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Phoenix: The Fall and Rise of Video Games

Phoenix: The Fall and Rise of Video GamesOrder this bookStory: In the 1960s, a government contractor working with computer display systems figured out how to get a game of video tennis going on a television monitor. But that game, which would later be reproduced by an enterprising programmer named Nolan Bushnell at a young company called Atari, would give rise to one of the fastest-growing sectors of the entertainment industry. Companies such as Atari, Coleco, Mattel, Magnavox, and Bally would ride that wave into the first home video game console era. Fortunes were made and lost by gambling on licensed arcade and entertainment properties, and a flood of mediocre software brought the video game market to its knees. And then a relatively obscure Japanese company changed the rules forever. Originally planning to license its technology out to Atari, a legal misunderstanding convinced Nintendo to go it alone in an uncertain market that they would later dominate alongside Sega and Sony. This is the nuts-and-bolts story of the video game industry.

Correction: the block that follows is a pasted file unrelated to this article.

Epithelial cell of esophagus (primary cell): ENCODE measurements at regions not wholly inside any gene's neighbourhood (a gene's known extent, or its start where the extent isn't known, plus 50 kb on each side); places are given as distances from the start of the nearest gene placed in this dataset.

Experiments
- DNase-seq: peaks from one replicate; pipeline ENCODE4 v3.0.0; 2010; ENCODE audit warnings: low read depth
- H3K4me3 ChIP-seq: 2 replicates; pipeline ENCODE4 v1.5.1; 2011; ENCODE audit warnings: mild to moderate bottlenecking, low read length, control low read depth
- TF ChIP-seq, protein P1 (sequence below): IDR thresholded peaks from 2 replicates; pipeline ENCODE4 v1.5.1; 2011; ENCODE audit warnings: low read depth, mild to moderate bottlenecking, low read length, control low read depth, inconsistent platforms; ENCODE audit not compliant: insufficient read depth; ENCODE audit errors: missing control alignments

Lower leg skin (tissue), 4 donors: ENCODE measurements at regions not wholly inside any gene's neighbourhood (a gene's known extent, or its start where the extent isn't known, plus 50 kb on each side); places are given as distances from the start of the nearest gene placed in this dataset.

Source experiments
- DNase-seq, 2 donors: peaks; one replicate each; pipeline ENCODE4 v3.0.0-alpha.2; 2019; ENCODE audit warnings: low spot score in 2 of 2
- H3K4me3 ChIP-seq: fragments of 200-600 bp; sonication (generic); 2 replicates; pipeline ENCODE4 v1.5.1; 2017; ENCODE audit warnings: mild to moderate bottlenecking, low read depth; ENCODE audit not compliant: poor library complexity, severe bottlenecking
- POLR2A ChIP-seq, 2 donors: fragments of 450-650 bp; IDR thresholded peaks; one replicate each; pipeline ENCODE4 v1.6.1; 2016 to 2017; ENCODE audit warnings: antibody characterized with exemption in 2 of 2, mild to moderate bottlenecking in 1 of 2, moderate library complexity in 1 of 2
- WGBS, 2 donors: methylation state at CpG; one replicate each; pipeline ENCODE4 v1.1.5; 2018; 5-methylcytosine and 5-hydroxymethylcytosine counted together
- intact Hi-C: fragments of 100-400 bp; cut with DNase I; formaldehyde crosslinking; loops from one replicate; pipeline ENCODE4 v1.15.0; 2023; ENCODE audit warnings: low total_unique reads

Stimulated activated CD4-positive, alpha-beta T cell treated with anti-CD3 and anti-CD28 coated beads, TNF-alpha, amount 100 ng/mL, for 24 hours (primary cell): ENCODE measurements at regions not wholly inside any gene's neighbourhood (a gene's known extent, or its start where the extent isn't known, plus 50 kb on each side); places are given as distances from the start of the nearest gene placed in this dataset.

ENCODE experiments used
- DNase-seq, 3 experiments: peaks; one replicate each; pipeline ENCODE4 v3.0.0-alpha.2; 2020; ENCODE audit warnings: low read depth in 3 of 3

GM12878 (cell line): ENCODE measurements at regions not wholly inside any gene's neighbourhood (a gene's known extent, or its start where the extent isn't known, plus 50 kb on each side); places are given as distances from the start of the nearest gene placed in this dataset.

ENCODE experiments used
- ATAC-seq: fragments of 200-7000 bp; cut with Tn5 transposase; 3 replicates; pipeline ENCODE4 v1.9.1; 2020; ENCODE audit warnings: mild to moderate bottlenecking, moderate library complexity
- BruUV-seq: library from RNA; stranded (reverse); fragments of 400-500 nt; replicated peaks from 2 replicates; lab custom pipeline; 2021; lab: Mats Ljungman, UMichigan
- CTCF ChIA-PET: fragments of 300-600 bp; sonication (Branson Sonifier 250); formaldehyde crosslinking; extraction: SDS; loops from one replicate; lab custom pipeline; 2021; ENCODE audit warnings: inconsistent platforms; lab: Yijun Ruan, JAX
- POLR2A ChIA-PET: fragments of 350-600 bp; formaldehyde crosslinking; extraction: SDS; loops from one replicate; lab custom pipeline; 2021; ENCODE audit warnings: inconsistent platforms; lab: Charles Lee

Review: A great, in-depth book about the history, the swells and ebbtides, the fortunes and failures, and the numerous litigious episodes of the video game industry is long overdue. And after reading Phoenix, I’m sad to say that the book I’ve been hoping to read is still overdue.

Don’t get me wrong. “Phoenix” is fascinating reading, and it does reveal quite a few things I didn’t know…but the book is written in such a dry “police reports” fashion, so utterly devoid of any character or humor, that it takes a while to get through. The history of the video game industry is littered with irony and a few moments which qualify as outright farce (like Atari’s E.T. video game). “Phoenix” sometimes treats the ironies and the tragedies with the even-handedness of a grocery shopping list.

And as much as I hate to criticize a book on technicalities, there are enough spelling and punctuation flubs that I get the impression that “Phoenix” never passed through the hands or eyes of an editor. Compared to J.C. Herz’s “Joystick Nation” – a book on the subject of video game history, approached from an entirely different angle, which has taken fire from readers and hobbyists for its eclectic vocabulary – Herman’s “Phoenix” is, in a few places, an exceedingly simplistic book. Somewhere between these two, and the two scant video game chapters of Bill Kurtz’s “Arcade Treasures”, lies a damned good video game book.

I just wish it’d hurry up and get here. I’d write it myself if I thought it would help.

Year: 1997 (first edition published in 1994)
Author: Leonard Herman
Publisher: Rolenta Press
Pages: 315 pages

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